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A Purposeful Life

It’s been an interesting month in my reading life. I am teaching several new subjects in the upcoming school year, and I have spent most of the summer listening to Great Courses by The Teaching Company to get some background and basic comprehension of the new subject matter.

At the same time there was an article in The Classical Teacher magazine (Spring 2022) titled “Twelve Great Christian Novels” by Martin Cothran, that really intrigued me. I had already read eight of the twelve and was very motivated to read the other four on his list. I have also been working on my reading list for my ‘BFF’ Book Club (it has just two members — me and my best friend since 2nd grade). We are always overly ambitious when we create a list to complete before we get together again. In the last year or two we have been re-reading the Mitford series by Jan Karon. And, last but not least, for my ‘Sisters’ Book Club (you guessed it — me and my two sisters) we read “Doctor Zhivago” by Boris Pasternak.

Here’s where my summer converges. I have listened to “The Art of Reading” (Professor Timothy Spurgin), “A Brief History of the World” (Professor Peter N. Stearns), “The Greek World” (Professor Robert Garland), and “Greece and Rome: An Integrated History” (Professor Robert Garland). At the same time, I have read “Out to Canaan,” “A New Song,” “A Common Life,” and “In This Mountain” by Jan Karon. I finished “Doctor Zhivago,” and then came the novel “Jayber Crow” by Wendell Berry from the article in The Classical Teacher. It all coalesced into this very powerful, deep reflection of the meaning and purpose of life.

In the Greek and Roman worlds society was set up to perpetuate society – to think always of the ways you could contribute to the greater whole, not to be focused on the individual. In ‘Horatius at the Bridge’ by Thomas Babington Macaulay, Horatius says:

“To every man upon this earth

Death cometh soon or late

And how can man die better

Than facing fearful odds,

For the ashes of his fathers,

And the temples of his gods.”

Since you’re going to die anyway, find a death that contributes to the life of those left behind.

The purpose to be found in life was to contribute to the continuation of the whole at the cost of the one. In “Doctor Zhivago” we follow one man as he comes of age during the early 1900’s and the revolving doors of the Russian revolutions. Zhivago is drawn to an artistic, creative life but ends up a doctor, and that inner struggle stays with him to the end of his days. Which thing is a more purposeful life? To write poetry and share insight and wisdom into the human condition and tend to the spiritual wounds of man, or to have the training and ability to tend to the physical wounds?

Father Timothy Cavanaugh, the protagonist in the Mitford series, is a pastor in a small town who serves all the members of his congregation and doesn’t stop there. He is actively working with and serving anyone who needs help in his community. And he wonders if he’s doing enough, and worries about the big needs in the world, and whether he should be doing more.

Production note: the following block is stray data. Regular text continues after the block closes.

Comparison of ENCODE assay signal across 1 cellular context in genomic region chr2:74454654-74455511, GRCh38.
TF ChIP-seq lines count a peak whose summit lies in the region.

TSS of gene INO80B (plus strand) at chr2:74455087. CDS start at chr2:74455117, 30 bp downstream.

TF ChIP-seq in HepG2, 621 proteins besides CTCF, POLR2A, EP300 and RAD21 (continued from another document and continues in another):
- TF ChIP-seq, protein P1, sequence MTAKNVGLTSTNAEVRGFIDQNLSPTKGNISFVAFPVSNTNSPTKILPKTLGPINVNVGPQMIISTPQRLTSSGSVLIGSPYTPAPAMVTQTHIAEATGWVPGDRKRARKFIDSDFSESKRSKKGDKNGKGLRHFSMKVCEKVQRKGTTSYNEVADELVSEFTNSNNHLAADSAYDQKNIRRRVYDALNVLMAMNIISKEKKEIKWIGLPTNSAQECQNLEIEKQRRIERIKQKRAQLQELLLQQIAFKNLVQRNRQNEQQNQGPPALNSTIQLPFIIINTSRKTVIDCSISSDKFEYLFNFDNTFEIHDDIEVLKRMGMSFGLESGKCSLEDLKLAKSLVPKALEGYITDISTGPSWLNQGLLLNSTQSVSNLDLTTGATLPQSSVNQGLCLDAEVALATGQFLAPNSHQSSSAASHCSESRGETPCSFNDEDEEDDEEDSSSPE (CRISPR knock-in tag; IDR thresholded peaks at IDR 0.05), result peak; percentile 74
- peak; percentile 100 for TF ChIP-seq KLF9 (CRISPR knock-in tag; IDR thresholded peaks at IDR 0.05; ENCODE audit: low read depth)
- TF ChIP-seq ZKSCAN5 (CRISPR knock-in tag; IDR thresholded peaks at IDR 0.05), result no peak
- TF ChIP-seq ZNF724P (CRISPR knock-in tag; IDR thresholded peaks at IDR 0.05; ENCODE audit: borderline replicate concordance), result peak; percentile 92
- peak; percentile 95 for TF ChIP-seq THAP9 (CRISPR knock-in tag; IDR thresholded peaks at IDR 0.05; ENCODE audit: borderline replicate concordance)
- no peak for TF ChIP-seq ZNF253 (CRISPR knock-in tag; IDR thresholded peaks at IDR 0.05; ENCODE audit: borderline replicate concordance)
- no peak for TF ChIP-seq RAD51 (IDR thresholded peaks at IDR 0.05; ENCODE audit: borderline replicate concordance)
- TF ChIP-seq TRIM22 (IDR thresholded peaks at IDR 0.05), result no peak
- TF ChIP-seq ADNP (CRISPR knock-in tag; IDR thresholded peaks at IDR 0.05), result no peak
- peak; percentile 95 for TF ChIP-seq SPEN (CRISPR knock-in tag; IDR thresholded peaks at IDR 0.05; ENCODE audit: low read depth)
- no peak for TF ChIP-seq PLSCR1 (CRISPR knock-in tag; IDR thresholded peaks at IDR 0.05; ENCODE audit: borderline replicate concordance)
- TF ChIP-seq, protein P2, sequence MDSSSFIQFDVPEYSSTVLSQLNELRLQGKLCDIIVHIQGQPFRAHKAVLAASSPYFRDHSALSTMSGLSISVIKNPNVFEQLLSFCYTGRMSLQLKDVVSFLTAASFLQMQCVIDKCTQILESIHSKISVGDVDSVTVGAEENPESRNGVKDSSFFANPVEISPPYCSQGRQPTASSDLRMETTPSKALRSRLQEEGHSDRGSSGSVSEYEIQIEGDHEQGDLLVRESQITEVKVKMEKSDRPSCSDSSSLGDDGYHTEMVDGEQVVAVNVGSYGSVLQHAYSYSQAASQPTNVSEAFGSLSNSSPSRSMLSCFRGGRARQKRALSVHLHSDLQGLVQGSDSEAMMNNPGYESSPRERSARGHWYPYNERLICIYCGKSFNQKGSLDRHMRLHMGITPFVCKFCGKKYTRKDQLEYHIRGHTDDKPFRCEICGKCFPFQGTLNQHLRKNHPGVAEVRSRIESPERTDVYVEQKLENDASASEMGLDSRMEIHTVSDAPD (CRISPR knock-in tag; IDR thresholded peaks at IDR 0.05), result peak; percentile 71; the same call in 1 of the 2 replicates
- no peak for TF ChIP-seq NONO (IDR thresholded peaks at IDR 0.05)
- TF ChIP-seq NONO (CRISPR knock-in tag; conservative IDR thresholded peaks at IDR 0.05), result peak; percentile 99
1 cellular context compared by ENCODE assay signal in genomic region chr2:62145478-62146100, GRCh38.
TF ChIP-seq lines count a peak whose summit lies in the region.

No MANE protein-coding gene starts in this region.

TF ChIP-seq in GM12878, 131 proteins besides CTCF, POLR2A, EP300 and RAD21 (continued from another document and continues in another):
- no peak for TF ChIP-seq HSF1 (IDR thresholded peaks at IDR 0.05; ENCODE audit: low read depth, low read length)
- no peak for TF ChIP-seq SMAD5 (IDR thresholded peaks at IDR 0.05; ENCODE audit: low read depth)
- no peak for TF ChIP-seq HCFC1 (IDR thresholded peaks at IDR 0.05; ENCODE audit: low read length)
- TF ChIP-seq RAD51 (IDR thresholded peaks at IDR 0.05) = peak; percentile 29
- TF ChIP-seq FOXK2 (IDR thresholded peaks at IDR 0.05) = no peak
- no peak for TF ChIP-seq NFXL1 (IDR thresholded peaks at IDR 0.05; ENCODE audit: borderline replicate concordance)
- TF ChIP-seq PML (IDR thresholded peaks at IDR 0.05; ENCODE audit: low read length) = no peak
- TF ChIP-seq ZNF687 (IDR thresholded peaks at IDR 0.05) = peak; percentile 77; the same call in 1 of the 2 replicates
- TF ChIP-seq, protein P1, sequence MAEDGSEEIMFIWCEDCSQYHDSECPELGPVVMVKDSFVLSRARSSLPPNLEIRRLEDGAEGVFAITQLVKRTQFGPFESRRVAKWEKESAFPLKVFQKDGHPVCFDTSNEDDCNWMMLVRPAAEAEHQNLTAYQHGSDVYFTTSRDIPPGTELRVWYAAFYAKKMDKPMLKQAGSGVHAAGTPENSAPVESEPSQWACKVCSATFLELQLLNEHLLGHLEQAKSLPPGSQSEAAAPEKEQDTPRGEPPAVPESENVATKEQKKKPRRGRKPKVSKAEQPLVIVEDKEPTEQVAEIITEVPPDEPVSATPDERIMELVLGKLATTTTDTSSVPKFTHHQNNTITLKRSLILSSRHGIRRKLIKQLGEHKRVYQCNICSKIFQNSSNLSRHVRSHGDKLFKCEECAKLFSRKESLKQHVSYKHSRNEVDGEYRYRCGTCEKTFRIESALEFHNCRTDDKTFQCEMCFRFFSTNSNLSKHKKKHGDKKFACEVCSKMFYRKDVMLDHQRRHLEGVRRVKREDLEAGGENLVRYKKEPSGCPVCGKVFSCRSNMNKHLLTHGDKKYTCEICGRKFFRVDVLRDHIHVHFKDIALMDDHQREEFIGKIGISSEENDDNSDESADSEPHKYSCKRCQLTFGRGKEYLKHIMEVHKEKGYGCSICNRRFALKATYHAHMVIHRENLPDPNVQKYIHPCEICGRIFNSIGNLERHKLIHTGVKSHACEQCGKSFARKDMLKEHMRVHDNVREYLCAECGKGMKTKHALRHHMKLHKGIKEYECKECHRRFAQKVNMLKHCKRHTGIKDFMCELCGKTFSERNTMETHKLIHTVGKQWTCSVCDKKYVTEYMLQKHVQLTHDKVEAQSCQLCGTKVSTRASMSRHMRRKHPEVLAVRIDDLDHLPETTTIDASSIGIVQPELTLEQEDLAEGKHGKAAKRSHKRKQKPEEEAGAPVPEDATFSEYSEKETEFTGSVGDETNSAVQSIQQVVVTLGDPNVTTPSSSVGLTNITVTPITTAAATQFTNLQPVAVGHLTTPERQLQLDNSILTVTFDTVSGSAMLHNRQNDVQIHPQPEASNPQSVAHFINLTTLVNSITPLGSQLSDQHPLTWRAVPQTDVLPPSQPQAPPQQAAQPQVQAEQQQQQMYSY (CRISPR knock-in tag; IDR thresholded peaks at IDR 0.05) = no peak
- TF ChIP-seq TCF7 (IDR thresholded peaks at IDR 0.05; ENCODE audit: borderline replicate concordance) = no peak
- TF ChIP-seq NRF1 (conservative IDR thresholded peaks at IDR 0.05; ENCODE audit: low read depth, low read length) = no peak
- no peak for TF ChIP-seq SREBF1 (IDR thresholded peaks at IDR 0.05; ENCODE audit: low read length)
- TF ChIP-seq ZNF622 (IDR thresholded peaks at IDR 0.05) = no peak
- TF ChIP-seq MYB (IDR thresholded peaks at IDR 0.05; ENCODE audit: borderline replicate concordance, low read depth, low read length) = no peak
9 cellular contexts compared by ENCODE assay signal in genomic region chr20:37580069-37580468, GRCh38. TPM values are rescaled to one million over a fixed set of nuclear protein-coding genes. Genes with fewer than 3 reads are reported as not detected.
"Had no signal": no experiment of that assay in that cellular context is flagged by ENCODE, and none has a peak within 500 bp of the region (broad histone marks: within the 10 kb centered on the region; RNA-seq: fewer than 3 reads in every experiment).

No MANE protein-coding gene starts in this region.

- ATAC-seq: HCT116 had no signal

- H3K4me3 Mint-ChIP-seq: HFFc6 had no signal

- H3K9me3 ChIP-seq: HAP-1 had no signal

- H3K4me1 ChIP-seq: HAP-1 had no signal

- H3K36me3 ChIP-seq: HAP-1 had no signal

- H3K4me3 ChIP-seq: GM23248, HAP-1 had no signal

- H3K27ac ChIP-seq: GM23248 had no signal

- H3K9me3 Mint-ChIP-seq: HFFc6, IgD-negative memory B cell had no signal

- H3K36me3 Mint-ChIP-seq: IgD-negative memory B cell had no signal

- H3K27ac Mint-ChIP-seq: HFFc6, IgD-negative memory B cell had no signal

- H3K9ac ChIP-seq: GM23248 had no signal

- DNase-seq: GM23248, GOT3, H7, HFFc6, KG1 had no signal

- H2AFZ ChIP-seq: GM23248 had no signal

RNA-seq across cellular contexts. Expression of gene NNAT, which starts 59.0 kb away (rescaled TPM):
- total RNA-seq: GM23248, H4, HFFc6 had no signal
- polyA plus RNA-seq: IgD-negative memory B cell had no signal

I am not any of these things, and I have the same questions – Am I enough? Am I doing enough? Where should I be doing more?

Enter Jayber Crow. Orphaned at an early age, he was taken in by an aunt and uncle who also died before he was raised. The state placed him in an orphanage and gave him a good education. By the end of high school, he feels that he has been called to the ministry and goes to college for a higher education in the things of religion. BUT --- In studying the Bible, he finds questions that he can’t get answers to, and ends up leaving the university. He eventually makes his way back to the small Kentucky town where he was born and becomes the town barber. His musings and insights into life and our interactions with one another are some of the most powerful I have ever read.

My conclusion (and I’ve reached it before in life) is that the most important work we do is within the sphere of our influence. For most of us that will be small by the world's standards of fame and celebrity. No other person on this planet, no matter how rich and famous, means to my children what I mean to them. I am active in my church congregation and work with high school age kids in that capacity. I have opportunity there to encourage, lift, and listen. Now I teach middle and high school, and my sphere grows. This is honestly more than I feel up to on the BEST of days, let alone on the days when I question what the point of my life might be. Reading Jayber Crow reminded me that even if the only influence I have for good in this life is with my own children, then I will have lived a purposeful and important life.

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Mary White
Mary White
Aug 27, 2022

Every paragraph of this post hit home with me in a different way. (I wish I knew who wrote it so I could seek you out at the next MomSquad event!) Three times each year I take a weekend away from my usual routines and chores and reevaluate my path for the next several months. September, when my kids are back in school and my summer play and gardening routines are changing, is one of those times. I look at the projects I set during my March 1 personal new year and ask myself if they still excite me. Do my routines still serve me and my goals well? Are there any relationships or commitments I need to put more…

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